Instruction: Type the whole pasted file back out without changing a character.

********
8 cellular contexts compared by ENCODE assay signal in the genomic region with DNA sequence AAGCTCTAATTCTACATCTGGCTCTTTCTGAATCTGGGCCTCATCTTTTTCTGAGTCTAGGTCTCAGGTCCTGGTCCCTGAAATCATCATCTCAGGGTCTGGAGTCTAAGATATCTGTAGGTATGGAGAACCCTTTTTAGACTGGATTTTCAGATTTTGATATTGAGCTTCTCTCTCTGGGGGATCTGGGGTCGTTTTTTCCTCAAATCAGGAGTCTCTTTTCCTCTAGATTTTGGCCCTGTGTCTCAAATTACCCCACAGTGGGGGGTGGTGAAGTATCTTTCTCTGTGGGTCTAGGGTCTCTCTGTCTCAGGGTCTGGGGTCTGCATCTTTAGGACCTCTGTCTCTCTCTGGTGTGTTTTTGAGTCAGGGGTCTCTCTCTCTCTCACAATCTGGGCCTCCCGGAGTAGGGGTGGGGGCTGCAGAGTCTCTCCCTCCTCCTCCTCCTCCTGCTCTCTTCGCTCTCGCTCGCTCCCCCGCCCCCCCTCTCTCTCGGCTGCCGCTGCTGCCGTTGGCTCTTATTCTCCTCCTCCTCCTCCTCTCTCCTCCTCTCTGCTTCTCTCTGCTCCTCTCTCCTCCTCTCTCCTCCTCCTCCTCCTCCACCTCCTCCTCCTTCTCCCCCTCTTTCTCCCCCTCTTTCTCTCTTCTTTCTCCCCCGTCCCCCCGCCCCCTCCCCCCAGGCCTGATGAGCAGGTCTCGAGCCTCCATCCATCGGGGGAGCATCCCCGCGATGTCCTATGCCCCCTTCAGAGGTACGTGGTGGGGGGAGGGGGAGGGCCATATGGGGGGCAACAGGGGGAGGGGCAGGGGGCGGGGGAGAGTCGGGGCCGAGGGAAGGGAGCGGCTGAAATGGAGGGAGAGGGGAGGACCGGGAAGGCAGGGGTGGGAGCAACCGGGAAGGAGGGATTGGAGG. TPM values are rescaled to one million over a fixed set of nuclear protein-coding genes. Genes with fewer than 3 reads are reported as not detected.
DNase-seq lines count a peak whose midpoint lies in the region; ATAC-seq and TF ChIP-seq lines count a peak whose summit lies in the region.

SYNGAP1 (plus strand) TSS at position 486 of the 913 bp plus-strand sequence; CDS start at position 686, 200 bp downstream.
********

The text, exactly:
8 cellular contexts compared by ENCODE assay signal in the genomic region with DNA sequence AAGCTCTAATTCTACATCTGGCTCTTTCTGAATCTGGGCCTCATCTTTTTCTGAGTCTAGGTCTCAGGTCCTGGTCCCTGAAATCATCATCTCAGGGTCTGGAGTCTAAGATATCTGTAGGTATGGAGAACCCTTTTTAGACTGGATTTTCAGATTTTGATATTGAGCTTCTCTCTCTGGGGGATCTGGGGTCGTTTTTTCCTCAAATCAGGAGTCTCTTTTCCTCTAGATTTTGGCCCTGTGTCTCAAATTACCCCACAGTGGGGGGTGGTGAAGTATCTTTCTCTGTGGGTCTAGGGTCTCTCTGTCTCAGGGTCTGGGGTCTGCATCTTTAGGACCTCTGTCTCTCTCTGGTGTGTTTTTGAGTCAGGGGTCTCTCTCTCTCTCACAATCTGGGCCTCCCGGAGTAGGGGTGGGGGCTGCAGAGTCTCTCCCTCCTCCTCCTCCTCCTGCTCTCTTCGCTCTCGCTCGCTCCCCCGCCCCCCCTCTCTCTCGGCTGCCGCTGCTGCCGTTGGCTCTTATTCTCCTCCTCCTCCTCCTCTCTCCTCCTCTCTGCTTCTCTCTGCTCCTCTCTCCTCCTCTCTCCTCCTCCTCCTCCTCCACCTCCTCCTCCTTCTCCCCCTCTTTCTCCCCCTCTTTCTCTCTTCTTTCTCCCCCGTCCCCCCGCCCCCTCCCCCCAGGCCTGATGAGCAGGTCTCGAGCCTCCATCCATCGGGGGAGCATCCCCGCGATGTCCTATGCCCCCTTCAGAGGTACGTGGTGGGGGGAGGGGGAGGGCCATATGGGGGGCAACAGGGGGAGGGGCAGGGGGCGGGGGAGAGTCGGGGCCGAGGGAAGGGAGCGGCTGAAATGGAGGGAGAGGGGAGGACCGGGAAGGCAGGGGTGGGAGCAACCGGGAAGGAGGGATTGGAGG. TPM values are rescaled to one million over a fixed set of nuclear protein-coding genes. Genes with fewer than 3 reads are reported as not detected.
DNase-seq lines count a peak whose midpoint lies in the region; ATAC-seq and TF ChIP-seq lines count a peak whose summit lies in the region.

SYNGAP1 (plus strand) TSS at position 486 of the 913 bp plus-strand sequence; CDS start at position 686, 200 bp downstream.